Marlborough tsunami risk: ‘There needs to be an alternative route‘

A Marlborough township exposed to Cook Strait urgently needs a new emergency exit route in case a tsunami hits, say locals.

There is just one road in and out of Rarangi, which can back up at the base of the nearby hill, say locals. Photo: Google Maps

Rarangi, north of Blenheim, has about 130 properties and is designated as a hazard area, but there is only one road in and out.

Local resident Trudie Lasham wants the council to consider it as a priority in its proposed environment plan, to which she has made a submission under its Coastal Future category.

She said during the November 2016 earthquake, residents seeking higher ground struck traffic problems on the only nearby hill.

One family spoken to by RNZ at the time had to spend the night there.

Victoria Greenwood-Loose, her partner and young children eventually made it to the Civil Defence welfare centre at Tuamarina – about 10 kilometres away.

She said they made the decision themselves to leave for higher ground, after the quake centred near KaikĊura began gently and then hit with a tremendous force.

“We‘ve always been told if it goes longer than two minutes then you just get out. It was so strong that we just had to run – and we did,” she said.

Rarangi is on the coast north of Blenheim. Photo: Google Maps

Mrs Lasham said others living at the other end of the beach who were able to get to Tuamarina sought refuge there via the only road in and out.

She said another legal road existed on paper, which could be an extra, safer route, but it was now in alternative use by the land owner.

“There was no discussion about this paper road and that‘s what I put it in my submission to highlight the fact there needs to be an alternative route out of the area for villagers.”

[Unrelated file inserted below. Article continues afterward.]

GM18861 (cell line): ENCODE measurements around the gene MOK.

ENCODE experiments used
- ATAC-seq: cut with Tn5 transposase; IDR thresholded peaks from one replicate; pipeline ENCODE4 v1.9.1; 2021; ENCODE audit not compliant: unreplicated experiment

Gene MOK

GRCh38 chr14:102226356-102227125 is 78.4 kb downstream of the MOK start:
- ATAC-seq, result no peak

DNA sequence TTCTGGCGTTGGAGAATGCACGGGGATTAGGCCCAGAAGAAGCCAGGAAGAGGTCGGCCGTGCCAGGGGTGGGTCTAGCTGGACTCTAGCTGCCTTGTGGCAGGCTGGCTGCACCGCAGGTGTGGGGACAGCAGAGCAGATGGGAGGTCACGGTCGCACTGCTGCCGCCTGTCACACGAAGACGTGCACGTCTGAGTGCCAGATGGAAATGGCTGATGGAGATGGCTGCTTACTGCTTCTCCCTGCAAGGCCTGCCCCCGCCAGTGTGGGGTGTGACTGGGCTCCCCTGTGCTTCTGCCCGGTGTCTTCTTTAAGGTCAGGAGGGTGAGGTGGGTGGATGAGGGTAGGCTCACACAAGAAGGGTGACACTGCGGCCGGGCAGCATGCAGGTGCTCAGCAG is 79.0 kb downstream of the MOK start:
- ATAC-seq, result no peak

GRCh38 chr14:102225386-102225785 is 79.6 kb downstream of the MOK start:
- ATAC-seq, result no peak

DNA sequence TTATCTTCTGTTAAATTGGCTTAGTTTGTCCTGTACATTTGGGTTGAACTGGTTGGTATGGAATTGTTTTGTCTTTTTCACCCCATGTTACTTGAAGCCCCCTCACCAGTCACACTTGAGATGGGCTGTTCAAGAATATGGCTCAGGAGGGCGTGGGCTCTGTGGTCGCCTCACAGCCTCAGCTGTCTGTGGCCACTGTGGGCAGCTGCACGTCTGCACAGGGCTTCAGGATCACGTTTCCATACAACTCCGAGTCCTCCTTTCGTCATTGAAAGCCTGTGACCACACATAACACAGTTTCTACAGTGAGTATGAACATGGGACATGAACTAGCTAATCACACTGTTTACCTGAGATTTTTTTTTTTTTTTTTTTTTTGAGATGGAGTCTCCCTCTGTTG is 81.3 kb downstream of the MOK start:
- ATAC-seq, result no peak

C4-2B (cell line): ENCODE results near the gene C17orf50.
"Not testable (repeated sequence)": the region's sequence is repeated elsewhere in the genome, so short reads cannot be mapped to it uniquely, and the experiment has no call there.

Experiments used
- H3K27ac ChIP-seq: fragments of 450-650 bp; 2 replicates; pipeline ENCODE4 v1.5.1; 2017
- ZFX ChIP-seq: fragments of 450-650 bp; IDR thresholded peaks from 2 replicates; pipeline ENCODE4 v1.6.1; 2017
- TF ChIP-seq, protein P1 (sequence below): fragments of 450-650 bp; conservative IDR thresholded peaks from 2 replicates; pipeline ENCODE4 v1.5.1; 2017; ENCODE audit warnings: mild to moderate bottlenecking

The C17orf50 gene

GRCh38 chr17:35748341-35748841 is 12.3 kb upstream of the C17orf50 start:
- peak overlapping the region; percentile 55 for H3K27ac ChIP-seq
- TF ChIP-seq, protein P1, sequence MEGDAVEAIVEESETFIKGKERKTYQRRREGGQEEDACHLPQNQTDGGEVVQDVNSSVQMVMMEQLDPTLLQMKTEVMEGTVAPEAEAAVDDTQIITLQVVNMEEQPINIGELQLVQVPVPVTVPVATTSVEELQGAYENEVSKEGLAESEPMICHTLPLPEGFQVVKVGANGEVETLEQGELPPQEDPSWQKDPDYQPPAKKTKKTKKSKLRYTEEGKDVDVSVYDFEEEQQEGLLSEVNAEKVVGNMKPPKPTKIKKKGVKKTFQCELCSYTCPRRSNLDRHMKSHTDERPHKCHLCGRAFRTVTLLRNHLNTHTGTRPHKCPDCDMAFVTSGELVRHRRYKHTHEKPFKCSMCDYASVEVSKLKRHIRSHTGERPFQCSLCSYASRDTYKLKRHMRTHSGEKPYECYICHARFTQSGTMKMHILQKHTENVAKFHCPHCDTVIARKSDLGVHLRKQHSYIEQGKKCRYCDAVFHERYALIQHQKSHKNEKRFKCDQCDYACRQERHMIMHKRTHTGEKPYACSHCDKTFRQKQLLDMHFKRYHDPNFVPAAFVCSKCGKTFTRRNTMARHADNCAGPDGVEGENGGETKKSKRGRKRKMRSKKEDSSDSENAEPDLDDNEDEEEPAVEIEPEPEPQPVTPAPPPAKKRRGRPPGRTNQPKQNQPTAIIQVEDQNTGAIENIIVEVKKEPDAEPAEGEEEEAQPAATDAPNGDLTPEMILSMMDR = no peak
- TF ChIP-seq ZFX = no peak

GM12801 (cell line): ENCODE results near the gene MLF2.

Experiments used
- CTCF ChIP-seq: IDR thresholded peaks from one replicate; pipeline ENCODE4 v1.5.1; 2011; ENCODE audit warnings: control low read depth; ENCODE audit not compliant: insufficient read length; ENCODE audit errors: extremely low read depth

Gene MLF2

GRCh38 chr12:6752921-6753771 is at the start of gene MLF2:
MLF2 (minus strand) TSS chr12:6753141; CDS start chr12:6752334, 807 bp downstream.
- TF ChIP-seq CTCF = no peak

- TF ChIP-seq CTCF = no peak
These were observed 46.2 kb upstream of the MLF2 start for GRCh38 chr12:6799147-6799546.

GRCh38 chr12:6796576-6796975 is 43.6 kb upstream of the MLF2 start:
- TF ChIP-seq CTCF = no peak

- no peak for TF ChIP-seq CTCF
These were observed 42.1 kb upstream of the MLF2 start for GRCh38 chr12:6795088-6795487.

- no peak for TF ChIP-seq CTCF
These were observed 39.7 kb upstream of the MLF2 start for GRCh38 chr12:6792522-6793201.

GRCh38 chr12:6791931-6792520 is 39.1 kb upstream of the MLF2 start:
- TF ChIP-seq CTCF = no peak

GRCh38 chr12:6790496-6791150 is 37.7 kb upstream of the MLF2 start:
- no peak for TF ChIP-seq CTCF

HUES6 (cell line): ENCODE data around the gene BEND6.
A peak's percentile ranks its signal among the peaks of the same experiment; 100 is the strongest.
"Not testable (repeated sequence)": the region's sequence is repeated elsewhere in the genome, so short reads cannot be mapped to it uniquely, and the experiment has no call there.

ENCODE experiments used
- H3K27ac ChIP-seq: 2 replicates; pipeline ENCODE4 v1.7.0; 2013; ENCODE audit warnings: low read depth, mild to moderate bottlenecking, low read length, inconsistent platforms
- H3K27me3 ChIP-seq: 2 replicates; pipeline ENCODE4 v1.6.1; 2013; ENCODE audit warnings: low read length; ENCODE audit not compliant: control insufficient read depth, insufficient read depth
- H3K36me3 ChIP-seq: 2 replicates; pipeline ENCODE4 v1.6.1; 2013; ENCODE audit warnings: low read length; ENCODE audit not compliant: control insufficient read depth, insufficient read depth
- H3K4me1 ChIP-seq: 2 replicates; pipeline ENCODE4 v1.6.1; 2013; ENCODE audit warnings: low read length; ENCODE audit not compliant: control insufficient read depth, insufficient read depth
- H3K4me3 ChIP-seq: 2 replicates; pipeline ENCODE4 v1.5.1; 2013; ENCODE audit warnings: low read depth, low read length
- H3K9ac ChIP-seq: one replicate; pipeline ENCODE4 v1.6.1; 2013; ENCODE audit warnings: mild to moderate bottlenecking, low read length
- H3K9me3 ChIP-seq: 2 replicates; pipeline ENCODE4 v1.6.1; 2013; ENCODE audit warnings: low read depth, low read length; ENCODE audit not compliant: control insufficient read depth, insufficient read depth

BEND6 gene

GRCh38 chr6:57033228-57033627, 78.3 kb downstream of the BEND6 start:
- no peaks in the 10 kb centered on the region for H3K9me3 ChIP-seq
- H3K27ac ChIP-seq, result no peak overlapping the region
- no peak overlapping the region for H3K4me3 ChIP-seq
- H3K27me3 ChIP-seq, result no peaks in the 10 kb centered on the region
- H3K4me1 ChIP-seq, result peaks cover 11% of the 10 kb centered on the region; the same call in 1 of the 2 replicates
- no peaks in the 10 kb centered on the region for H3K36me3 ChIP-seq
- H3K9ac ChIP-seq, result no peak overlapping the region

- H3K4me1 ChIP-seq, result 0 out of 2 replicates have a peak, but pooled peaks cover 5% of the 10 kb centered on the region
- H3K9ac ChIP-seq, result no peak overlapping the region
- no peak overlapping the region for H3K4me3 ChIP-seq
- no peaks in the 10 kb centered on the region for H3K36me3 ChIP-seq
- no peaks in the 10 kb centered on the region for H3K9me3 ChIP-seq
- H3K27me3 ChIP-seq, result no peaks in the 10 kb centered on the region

Mrs Lasham said she tried to start a conversation on the need for an alternative escape as early as 1997, when she was the residents‘ representative on the Rarangi Planning Study.

“That‘s where it came up, that there was a legal road going from the top of Rarangi Road down to the Whites Bay Road, but there was no mention then that it should be preserved.

“I know these paper roads were designed to be put aside to be used some time in the future, should the need arise.”

Mrs Lasham said the township would have only minutes to evacuate in the event of a large tsunami, particularly if one originated in the Cook Strait.

In February 2016 the Marlborough District Council said a major tsunami striking the Marlborough Sounds would be catastrophic and residents in coastal communities needed to be more aware of the risks.

The warning was triggered by new modelling done by GNS Science on how a local source tsunami might behave, and prompted a series of open days in several Marlborough communities to explain the extent of the hazard, the signs of a tsunami and actions people needed to take.

Nine months later the warning was put to practise when the magnitude 7.8 quake struck, triggering a tsunami warning along coastal areas from Canterbury to Marlborough.

The council is seeking through its plan process to avoid expansion of residential activity in Rarangi, due to uncertainty over tsunami risk, the fragile local ecology and insufficient infrastructure to support expansion.

The council is well underway with the process to update its environment plan, which has been years in the making. It aims to merge the region‘s policy statement and two separate resource management plans into a single resource management document for the district.

Public discussion on Marlborough‘s coastal future, which attracted more than 1000 submissions, start this month.